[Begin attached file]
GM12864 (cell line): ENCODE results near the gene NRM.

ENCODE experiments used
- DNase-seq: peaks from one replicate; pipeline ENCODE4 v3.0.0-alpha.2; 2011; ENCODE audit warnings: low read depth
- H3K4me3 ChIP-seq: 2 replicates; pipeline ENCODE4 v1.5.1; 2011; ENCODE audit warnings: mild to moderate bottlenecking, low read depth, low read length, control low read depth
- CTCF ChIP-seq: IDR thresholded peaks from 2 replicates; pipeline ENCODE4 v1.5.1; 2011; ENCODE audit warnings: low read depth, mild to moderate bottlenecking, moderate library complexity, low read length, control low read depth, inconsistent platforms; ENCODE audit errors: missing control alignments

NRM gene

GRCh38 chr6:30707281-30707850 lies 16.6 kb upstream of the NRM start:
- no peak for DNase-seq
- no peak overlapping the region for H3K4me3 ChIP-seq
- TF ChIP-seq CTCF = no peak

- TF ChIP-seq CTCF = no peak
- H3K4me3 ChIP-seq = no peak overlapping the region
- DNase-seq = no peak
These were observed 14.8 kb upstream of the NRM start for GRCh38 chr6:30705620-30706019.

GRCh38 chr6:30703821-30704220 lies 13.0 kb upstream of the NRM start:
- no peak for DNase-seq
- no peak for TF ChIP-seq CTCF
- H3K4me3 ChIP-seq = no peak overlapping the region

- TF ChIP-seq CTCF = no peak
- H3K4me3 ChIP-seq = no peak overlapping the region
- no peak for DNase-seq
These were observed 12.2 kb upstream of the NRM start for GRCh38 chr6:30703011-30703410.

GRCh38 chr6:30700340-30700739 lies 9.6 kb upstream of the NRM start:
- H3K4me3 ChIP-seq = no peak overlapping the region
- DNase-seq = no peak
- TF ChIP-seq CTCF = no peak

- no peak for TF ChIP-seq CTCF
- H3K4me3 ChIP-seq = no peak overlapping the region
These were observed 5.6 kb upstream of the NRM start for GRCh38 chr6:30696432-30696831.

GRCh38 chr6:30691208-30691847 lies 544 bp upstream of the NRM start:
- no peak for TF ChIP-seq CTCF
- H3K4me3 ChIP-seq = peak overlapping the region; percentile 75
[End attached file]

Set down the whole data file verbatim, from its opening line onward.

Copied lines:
GM12864 (cell line): ENCODE results near the gene NRM.

ENCODE experiments used
- DNase-seq: peaks from one replicate; pipeline ENCODE4 v3.0.0-alpha.2; 2011; ENCODE audit warnings: low read depth
- H3K4me3 ChIP-seq: 2 replicates; pipeline ENCODE4 v1.5.1; 2011; ENCODE audit warnings: mild to moderate bottlenecking, low read depth, low read length, control low read depth
- CTCF ChIP-seq: IDR thresholded peaks from 2 replicates; pipeline ENCODE4 v1.5.1; 2011; ENCODE audit warnings: low read depth, mild to moderate bottlenecking, moderate library complexity, low read length, control low read depth, inconsistent platforms; ENCODE audit errors: missing control alignments

NRM gene

GRCh38 chr6:30707281-30707850 lies 16.6 kb upstream of the NRM start:
- no peak for DNase-seq
- no peak overlapping the region for H3K4me3 ChIP-seq
- TF ChIP-seq CTCF = no peak

- TF ChIP-seq CTCF = no peak
- H3K4me3 ChIP-seq = no peak overlapping the region
- DNase-seq = no peak
These were observed 14.8 kb upstream of the NRM start for GRCh38 chr6:30705620-30706019.

GRCh38 chr6:30703821-30704220 lies 13.0 kb upstream of the NRM start:
- no peak for DNase-seq
- no peak for TF ChIP-seq CTCF
- H3K4me3 ChIP-seq = no peak overlapping the region

- TF ChIP-seq CTCF = no peak
- H3K4me3 ChIP-seq = no peak overlapping the region
- no peak for DNase-seq
These were observed 12.2 kb upstream of the NRM start for GRCh38 chr6:30703011-30703410.

GRCh38 chr6:30700340-30700739 lies 9.6 kb upstream of the NRM start:
- H3K4me3 ChIP-seq = no peak overlapping the region
- DNase-seq = no peak
- TF ChIP-seq CTCF = no peak

- no peak for TF ChIP-seq CTCF
- H3K4me3 ChIP-seq = no peak overlapping the region
These were observed 5.6 kb upstream of the NRM start for GRCh38 chr6:30696432-30696831.

GRCh38 chr6:30691208-30691847 lies 544 bp upstream of the NRM start:
- no peak for TF ChIP-seq CTCF
- H3K4me3 ChIP-seq = peak overlapping the region; percentile 75